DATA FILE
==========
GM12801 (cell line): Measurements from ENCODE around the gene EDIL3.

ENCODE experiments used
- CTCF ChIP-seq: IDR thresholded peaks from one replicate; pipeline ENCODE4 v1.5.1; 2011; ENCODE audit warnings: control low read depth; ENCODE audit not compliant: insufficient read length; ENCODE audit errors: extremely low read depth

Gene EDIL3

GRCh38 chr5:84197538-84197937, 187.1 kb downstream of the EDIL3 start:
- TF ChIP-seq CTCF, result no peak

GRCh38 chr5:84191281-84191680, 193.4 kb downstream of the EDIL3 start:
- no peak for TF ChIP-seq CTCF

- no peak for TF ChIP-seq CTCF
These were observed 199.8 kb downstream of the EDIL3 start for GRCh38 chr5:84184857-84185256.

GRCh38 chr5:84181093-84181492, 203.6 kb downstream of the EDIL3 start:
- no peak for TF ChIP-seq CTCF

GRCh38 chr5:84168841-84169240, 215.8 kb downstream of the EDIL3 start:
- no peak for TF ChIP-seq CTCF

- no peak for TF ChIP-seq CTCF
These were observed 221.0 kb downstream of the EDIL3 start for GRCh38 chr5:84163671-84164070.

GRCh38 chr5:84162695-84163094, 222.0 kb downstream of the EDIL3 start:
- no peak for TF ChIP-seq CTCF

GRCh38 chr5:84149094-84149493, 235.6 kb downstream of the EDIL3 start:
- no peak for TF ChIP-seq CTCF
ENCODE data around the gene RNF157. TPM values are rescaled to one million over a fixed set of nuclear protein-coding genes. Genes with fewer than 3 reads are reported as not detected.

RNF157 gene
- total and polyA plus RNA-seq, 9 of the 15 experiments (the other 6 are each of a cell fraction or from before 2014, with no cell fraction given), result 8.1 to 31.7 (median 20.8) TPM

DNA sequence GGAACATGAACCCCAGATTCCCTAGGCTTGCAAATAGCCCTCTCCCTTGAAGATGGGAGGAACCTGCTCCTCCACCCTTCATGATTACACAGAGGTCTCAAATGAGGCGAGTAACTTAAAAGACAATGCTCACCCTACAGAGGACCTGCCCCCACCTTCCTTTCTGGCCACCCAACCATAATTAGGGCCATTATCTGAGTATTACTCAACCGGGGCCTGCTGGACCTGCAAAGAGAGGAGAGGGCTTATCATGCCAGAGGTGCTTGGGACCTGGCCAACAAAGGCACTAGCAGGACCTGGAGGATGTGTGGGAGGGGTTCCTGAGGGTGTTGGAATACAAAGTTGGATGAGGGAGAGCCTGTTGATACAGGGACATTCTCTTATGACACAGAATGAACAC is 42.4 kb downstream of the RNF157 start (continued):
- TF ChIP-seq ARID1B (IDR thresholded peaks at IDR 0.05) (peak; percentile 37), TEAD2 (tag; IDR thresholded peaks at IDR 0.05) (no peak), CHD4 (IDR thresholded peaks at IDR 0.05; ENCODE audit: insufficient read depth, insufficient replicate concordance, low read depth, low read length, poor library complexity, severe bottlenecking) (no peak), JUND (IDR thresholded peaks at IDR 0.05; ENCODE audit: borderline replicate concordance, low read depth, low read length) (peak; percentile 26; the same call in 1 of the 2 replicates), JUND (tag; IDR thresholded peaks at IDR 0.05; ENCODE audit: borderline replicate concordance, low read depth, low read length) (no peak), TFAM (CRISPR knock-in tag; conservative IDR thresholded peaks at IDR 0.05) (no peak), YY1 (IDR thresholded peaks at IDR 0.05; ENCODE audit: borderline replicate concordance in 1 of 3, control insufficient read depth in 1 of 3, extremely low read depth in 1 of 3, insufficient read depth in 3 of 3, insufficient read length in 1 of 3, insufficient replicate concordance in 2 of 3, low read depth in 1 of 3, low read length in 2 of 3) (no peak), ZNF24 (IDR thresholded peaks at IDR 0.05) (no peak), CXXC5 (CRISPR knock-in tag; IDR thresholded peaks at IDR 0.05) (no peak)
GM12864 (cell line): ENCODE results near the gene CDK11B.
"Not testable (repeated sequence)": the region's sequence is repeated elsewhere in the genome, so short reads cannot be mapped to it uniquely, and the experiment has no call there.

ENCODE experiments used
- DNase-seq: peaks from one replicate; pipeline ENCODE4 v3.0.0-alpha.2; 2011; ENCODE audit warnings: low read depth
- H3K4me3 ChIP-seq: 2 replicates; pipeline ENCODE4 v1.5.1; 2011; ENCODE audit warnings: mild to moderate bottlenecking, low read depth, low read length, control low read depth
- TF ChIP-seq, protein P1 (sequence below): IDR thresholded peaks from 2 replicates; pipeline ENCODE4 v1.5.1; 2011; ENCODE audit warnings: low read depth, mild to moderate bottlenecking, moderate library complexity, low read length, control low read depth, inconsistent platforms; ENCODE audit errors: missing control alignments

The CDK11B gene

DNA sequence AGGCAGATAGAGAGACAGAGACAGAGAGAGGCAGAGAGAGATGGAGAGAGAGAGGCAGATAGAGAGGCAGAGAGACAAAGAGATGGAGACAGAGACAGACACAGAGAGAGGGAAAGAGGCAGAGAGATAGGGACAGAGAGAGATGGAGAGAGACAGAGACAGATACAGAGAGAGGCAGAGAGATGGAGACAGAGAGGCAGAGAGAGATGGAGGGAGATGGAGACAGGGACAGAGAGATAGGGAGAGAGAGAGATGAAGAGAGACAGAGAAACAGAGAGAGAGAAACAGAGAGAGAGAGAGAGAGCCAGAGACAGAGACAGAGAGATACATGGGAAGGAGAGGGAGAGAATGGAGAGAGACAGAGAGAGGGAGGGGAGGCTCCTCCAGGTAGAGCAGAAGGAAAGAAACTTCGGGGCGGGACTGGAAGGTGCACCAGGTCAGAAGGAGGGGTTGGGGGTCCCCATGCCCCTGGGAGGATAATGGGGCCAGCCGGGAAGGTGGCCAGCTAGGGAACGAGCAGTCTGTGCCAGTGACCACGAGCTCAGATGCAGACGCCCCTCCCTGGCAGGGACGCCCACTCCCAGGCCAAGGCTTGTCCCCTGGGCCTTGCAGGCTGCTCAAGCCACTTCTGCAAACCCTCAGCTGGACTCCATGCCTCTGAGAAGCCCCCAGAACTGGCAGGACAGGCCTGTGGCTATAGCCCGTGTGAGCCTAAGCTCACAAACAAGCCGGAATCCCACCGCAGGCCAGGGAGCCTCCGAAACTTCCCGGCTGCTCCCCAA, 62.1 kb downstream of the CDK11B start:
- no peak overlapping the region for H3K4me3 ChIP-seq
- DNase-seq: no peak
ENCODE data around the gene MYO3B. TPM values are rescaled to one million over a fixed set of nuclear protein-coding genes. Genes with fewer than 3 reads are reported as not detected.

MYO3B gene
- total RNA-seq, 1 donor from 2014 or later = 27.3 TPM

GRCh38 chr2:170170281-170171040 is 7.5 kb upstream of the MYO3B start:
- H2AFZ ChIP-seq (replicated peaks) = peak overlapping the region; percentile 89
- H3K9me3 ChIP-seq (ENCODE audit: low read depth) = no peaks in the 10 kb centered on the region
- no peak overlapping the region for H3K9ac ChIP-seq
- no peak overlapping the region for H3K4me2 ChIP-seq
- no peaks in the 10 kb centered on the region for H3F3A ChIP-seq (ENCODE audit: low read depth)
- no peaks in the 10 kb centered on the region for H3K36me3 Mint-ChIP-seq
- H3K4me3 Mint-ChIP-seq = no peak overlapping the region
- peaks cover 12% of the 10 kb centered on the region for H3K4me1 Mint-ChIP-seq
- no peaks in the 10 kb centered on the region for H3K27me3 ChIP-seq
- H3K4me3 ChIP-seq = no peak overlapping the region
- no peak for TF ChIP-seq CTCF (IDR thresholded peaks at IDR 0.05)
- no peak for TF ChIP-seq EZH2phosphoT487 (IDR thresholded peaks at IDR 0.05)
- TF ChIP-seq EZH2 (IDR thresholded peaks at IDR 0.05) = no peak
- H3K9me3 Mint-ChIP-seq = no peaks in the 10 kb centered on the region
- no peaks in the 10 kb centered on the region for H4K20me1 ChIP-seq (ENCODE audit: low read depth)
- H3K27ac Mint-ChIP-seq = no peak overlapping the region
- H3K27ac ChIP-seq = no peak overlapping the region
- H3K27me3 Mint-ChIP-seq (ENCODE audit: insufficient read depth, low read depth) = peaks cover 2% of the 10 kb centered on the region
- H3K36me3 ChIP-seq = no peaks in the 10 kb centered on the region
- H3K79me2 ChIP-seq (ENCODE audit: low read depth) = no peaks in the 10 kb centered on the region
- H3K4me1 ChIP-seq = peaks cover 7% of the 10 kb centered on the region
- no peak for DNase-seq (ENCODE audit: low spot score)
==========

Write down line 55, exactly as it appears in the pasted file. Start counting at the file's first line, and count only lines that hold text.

- H3K27ac Mint-ChIP-seq = no peak overlapping the region